According to statistics released by the Health and Safety Authority for 2009, more than 10% of all workplace related accidents happen on a building site. That may not seem a particularly astonishing figure, considering it was closer to 20% at the height of the construction boom a few years ago. But when you consider that there are fewer than half the number of people employed now in the construction industry than there were four years ago, it would appear that little progress has been made in preventing construction workers from suffering a building site injury.
To put this figure into greater perspective, it was in 2006 that the Safe Pass program was upgraded to comply with the Safety, Health and Welfare at Work (Construction) Regulations 2006. This should have seen a reduction in building site injuries in subsequent years. However, economic factors have created an environment where short cuts are taken by employers to save money and meet deadlines, whilst health and safety training has been made less of a priority. These factors have led to a higher proportion of building site injuries in real terms and a proportionate increase in claims for compensation.
Some of these claims for building site injuries originate from during the “boom years”, with occupational ailments coming to light now -such as hand arm vibration syndrome, asbestos-related mesothelioma and manganism (a welding-related disease similar to early onset of Parkinson´s disease). A building site injury does not necessarily have to have happened recently to qualify for compensation, and should you be experiencing any symptoms of illness, you should mention your occupation to your doctor to determine whether there is a link between your current ailment and a building site injury that may have been acquired in years gone by.
Claiming Compensation for a Building Site Injury
Irrespective of whether your building site injury happened yesterday or is an illness from many years ago which has recently manifested, the key to your eligibility for claiming compensation for a building site injury is the “Date of Knowledge”. This is the date on which you knew you had a building site injury. If you sustained an injury yesterday from an accident at work, yesterday was your date of knowledge. But if you have just been diagnosed with manganism, it was the date on which you were diagnosed which is the date of knowledge. The importance of this is that the Statute of Limitations allows two years for you to make a compensation claim for your building site injury from your date of knowledge.
Once you have established that you are not time-barred from making a claim for compensation for your building site injury, the next factor to overcome is your employment status. Although your employment status should make little difference when somebody else is to blame for your building site injury, the law in Ireland distinguishes between the employed, self-employed, sub-contractors and short-term agency workers when it comes to claiming compensation for a building site injury. There are changes to the law taking place to remedy this inequality, but should you have any doubts about whether you are still entitled to claim, you should speak to a solicitor once any threat to your health has been resolved.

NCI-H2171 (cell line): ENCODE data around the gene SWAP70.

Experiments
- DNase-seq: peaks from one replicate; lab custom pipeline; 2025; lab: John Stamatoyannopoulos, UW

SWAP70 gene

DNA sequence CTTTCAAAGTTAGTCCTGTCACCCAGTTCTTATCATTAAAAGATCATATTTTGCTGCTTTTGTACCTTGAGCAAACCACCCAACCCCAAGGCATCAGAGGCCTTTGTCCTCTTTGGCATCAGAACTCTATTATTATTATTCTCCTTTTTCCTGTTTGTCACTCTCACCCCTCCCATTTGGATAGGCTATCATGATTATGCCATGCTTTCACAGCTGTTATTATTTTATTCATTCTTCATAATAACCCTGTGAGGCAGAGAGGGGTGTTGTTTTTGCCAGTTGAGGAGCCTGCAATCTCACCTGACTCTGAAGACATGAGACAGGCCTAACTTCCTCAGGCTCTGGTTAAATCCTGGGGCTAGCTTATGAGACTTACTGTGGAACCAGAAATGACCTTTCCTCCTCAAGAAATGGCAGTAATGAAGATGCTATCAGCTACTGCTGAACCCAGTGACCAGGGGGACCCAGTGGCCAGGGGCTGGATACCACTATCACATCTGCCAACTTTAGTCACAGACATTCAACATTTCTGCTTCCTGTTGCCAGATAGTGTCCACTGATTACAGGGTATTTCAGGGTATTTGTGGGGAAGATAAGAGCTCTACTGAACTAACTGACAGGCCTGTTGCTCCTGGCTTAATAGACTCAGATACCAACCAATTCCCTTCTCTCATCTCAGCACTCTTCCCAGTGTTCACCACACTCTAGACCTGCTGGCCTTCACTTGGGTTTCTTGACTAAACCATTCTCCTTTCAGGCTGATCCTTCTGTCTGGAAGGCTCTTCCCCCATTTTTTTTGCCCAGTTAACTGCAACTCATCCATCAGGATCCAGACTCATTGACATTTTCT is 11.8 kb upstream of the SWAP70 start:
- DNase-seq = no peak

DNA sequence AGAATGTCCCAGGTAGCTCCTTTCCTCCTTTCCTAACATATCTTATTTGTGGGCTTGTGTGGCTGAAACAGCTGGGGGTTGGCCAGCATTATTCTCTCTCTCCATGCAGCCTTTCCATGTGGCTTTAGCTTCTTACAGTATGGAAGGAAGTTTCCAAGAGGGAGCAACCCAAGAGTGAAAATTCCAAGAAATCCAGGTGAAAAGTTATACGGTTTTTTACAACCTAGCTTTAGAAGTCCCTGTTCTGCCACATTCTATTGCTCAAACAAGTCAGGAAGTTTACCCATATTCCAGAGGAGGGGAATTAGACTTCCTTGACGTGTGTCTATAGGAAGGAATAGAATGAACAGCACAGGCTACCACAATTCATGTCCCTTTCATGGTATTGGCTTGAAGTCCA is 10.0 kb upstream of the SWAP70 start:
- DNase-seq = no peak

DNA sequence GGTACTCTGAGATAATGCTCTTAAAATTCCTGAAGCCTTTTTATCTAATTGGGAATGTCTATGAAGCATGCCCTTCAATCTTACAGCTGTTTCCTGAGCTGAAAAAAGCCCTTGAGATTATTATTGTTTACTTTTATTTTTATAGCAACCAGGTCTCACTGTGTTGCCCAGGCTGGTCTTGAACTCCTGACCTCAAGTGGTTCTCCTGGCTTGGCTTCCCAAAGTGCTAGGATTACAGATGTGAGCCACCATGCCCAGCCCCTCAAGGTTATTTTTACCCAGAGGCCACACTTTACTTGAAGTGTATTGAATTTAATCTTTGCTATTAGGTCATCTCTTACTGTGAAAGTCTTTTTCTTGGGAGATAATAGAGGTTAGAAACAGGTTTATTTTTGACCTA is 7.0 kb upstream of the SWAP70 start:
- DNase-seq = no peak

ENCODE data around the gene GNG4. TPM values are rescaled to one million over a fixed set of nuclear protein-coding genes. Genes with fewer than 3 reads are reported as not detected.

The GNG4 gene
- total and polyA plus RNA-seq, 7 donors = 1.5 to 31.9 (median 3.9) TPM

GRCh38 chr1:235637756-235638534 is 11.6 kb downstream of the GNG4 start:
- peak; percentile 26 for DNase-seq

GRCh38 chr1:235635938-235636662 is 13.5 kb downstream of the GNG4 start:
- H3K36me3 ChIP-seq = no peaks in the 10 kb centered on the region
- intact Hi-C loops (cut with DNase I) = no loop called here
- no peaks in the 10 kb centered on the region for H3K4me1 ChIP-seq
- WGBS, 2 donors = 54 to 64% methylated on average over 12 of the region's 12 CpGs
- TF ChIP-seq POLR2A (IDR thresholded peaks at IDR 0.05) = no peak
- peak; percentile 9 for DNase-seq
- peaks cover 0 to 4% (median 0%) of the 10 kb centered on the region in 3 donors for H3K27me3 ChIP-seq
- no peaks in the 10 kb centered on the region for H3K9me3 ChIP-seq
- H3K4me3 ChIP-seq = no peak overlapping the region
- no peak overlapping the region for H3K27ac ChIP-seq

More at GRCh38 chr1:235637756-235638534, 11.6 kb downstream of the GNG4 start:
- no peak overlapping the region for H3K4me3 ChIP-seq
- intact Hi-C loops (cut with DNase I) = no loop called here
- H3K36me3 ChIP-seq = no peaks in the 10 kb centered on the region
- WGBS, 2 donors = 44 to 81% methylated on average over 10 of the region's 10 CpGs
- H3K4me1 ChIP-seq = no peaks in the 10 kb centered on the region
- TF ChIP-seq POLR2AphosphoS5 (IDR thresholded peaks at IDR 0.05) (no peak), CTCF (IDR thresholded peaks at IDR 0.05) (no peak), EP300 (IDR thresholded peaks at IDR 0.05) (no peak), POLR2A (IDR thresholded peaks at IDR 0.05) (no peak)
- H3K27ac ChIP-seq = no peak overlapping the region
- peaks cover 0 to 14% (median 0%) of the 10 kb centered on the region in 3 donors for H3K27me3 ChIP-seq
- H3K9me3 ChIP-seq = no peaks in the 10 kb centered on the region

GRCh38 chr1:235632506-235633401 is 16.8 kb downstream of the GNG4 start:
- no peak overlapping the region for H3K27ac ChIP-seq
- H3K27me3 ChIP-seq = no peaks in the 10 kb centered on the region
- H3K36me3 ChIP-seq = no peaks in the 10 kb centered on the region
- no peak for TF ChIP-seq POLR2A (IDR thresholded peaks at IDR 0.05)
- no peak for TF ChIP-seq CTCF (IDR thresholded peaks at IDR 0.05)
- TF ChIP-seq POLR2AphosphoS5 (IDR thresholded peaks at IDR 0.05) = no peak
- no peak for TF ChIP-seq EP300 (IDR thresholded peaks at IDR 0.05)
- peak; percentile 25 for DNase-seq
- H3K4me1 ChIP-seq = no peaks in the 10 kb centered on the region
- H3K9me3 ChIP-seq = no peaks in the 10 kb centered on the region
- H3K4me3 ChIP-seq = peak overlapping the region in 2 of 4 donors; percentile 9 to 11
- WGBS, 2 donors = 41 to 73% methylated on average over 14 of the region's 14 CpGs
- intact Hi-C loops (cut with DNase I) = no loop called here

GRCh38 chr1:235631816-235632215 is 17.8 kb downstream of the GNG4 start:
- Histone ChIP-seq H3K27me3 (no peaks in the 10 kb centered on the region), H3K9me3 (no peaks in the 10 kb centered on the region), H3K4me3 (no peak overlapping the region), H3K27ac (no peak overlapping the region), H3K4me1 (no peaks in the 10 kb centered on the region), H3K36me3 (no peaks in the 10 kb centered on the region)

The two “qualifications” above are not the only reasons that a compensation claim for a building site injury may not be processed smoothly. Elements such as contributory negligence, employer denial of liability and inadequate Injury Board Ireland assessments can all cause problems along the way to you receiving an adequate award of compensation. To offer advice to anybody who has suffered a building site injury for which somebody else was responsible – even partly – we have set up a free advice telephone service. The service will enable you to speak with a solicitor, ask questions about your entitlement to claim and receive helpful and practical advice with no obligation to proceed with a claim.
Call us now or if you cannot speak now please fill in the form on the left and we will call you back.
What You Can Expect When You Call
When you call our free advice service, you will be speaking directly with a solicitor with many years experience in dealing with compensation claims for a building site injury. We understand that, when you call, you may still be in a great amount of pain from your injury, so we will ask you to tell us first the circumstances surrounding your building site injury, how it has been diagnosed and what treatment has been administered.
We will also like to know how your building site injury has affected your quality of life, your interaction with your family and friends and future employment prospects. It is also important to us to know why you consider your employer was responsible for your building site injury and what measures, in your opinion, could have been taken to prevent it.
Wherever possible, we will make a preliminary assessment of your compensation claim for a building site injury, advise you whether there is a claim which it is worth your while to pursue and tell you how long we think your claim may take to process and what level of compensation you could expect to receive.
Should you have any questions or there is any element of our advice you are not quite sure about, please do not hesitate to ask. When you are claiming compensation for a building site injury, you may be a little apprehensive about speaking with a solicitor, but we are here to help so please let us know if there is something you do not entirely understand.
Call us now. Our lines are open seven days a week between 8.00am and 10.00pm and we also offer a call-back facility. Therefore, if it is not a suitable time for you to call us right now, please leave your details in our call-back form below, and one of our team will get back in touch at a more convenient time.